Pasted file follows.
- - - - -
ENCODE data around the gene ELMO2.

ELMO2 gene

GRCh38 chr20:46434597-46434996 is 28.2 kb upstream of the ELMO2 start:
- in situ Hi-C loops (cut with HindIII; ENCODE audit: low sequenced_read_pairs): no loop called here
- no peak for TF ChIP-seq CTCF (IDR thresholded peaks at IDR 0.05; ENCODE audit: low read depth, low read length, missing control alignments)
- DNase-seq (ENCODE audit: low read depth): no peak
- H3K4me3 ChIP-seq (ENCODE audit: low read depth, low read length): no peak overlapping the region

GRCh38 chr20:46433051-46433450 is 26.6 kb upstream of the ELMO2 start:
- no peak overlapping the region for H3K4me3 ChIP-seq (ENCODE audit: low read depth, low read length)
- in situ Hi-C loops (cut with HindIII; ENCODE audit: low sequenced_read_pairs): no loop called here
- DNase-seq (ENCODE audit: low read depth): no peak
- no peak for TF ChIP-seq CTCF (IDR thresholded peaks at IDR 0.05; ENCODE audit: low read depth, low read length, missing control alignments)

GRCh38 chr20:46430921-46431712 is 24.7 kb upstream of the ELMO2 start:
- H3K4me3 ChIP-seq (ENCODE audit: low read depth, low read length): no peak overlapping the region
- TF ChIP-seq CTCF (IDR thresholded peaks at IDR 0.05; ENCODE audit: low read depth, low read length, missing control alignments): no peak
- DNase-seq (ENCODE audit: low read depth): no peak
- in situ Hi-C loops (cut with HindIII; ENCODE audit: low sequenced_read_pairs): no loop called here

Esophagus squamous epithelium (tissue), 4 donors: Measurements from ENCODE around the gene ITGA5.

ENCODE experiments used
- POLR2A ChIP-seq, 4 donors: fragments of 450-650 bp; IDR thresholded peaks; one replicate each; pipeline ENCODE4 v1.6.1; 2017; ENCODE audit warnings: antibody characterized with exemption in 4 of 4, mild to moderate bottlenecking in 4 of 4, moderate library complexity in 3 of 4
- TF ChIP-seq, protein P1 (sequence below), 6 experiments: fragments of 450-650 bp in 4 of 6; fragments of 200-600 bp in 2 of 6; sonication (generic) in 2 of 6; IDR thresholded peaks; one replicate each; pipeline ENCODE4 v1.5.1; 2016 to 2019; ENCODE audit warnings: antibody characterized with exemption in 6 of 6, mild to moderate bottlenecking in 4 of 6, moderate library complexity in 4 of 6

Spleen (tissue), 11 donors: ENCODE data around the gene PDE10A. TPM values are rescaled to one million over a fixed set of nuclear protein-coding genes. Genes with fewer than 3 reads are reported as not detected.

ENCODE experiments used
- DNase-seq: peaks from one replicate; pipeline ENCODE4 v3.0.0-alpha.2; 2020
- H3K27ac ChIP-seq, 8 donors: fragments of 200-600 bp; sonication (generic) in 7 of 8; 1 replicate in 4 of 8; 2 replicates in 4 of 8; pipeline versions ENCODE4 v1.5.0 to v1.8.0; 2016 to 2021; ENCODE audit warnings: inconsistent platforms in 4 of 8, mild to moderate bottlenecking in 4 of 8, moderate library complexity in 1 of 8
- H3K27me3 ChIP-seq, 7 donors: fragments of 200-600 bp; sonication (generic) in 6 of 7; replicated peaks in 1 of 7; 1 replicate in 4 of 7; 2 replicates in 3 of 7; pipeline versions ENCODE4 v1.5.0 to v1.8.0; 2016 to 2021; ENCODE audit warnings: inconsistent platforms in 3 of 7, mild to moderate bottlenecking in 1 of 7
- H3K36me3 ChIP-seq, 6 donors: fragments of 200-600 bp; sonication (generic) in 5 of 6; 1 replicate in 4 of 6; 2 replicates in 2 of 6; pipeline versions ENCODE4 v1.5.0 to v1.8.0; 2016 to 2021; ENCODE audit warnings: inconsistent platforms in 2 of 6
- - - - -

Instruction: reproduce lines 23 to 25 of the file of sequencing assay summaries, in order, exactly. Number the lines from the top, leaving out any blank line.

ENCODE experiments used
- DNase-seq: peaks from one replicate; pipeline ENCODE4 v3.0.0-alpha.2; 2020
- H3K27ac ChIP-seq, 8 donors: fragments of 200-600 bp; sonication (generic) in 7 of 8; 1 replicate in 4 of 8; 2 replicates in 4 of 8; pipeline versions ENCODE4 v1.5.0 to v1.8.0; 2016 to 2021; ENCODE audit warnings: inconsistent platforms in 4 of 8, mild to moderate bottlenecking in 4 of 8, moderate library complexity in 1 of 8